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  • Hume and the Enactive Approach to Mind.Tom Froese - 2009 - Phenomenology and the Cognitive Sciences 8 (1):95-133.
    An important part of David Hume’s work is his attempt to put the natural sciences on a firmer foundation by introducing the scientific method into the study of human nature. This investigation resulted in a novel understanding of the mind, which in turn informed Hume’s critical evaluation of the scope and limits of the scientific method as such. However, while these latter reflections continue to influence today’s philosophy of science, his theory of mind is nowadays mainly of interest in terms (...)
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  • Does Wine Have a Place in Kant’s Theory of Taste?Rachel Cristy - 2016 - Journal of the American Philosophical Association 2 (1):36--54.
    Kant claims in the third Critique that one can make about wine the merely subjective judgment that it is agreeable but never the universally valid judgment that it is beautiful. This follows from his views that judgments of beauty can be made only about the formal (spatiotemporal) features of a representation and that aromas and flavors consist of formless sensory matter. However, I argue that Kant's theory permits judgments of beauty about wine because the experience displays a temporal structure: the (...)
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  • Lessons From Beyond Vision (Sounds and Audition).Casey O’Callaghan - 2011 - Philosophical Studies 153 (1):143-160.
    Recent work on non-visual modalities aims to translate, extend, revise, or unify claims about perception beyond vision. This paper presents central lessons drawn from attention to hearing, sounds, and multimodality. It focuses on auditory awareness and its objects, and it advances more general lessons for perceptual theorizing that emerge from thinking about sounds and audition. The paper argues that sounds and audition no better support the privacy of perception’s objects than does vision; that perceptual objects are more diverse than an (...)
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  • Not All Perceptual Experience is Modality Specific.Casey O'Callaghan - 2015 - In Dustin Stokes, Mohan Matthen & Stephen Biggs (eds.), Perception and Its Modalities. Oxford University Press. pp. 133-165.
    This paper presents forms of multimodal perceptual experience that undermine the claim that each aspect of perceptual experience is modality specific. In particular, it argues against the thesis that all phenomenal character is modality specific (even making an allowance for co-conscious unity). It concludes that a multimodal perceptual episode may have phenomenal features beyond those that are associated with the specific modalities.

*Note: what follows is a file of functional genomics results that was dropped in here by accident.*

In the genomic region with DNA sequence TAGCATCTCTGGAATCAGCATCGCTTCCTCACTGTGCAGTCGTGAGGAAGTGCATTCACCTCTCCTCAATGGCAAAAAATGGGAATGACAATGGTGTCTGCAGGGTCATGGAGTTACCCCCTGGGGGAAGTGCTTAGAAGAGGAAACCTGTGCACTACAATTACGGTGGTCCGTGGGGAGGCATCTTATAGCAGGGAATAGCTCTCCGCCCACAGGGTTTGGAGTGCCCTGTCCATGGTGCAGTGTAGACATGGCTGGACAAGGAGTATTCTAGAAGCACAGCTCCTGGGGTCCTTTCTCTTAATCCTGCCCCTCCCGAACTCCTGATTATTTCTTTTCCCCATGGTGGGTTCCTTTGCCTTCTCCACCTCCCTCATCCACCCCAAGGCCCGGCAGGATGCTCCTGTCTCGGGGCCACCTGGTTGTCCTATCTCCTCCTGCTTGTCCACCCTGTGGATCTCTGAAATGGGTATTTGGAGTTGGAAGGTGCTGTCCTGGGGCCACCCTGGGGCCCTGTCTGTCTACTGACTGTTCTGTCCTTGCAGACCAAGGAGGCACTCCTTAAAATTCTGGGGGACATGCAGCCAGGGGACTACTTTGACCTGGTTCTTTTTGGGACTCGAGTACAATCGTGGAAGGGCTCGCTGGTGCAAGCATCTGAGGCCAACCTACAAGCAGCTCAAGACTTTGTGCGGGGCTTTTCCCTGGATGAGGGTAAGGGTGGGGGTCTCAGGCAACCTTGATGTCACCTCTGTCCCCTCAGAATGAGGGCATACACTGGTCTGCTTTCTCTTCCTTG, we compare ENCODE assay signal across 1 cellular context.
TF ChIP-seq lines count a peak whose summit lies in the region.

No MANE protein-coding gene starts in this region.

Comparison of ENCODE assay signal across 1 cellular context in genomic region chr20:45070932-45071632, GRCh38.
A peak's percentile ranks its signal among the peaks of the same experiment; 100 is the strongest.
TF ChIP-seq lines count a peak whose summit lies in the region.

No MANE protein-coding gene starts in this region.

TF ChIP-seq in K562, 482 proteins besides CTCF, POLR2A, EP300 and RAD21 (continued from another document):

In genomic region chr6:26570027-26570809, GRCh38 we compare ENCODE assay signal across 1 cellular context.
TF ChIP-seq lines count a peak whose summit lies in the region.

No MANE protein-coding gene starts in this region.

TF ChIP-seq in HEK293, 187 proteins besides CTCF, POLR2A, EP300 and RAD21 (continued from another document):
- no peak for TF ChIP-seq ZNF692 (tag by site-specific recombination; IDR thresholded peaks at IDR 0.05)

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  • Introduction: The Philosophy of Sounds and Auditory Perception.Casey O'Callaghan - 2009 - In Matthew Nudds & Casey O'Callaghan (eds.), Sounds and Perception: New Philosophical Essays. Oxford University Press.
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  • Haptic Taste as a Task.Nicola Perullo - 2018 - The Monist 101 (3):261-276.
    In this essay I propose a new theory of taste, starting from the assumption of the multisensorial and ecological approach to the senses, as proposed by Gibson in his psychology of perception and by Dewey in his philosophy and aesthetics. In contrast with an optical approach to tastes and tasting, here I propose the concept of haptic taste to describe a perceptual engagement deeply involved in the processes of experiencing food and beverages, although my examples are mostly related to wine. (...)
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  • “Does a Glass of White Wine Taste Like a Glass of Domain Sigalas Santorini Asirtiko Athiri 2005?” A Biosemiotic Approach to Wine-Tasting.Jonathan Hope & Pierre-Louis Patoine - 2009 - Biosemiotics 2 (1):65-76.
    The object of our paper is to examine how wine-related knowledge and practices play an important role in determining the respective flavour experiences of novice wine drinkers and sommeliers. We defend the idea that sensation is informed by knowledge, as it circulates in a cultural environment. Biosemiotics has developed appropriate concepts helping us understand how the same wine can generate diverging experiences. Within a biosemiotic framework, we consider wine flavours as relational, semiosic experiences produced by the convergence of sensory-discriminative, motivational-affective (...)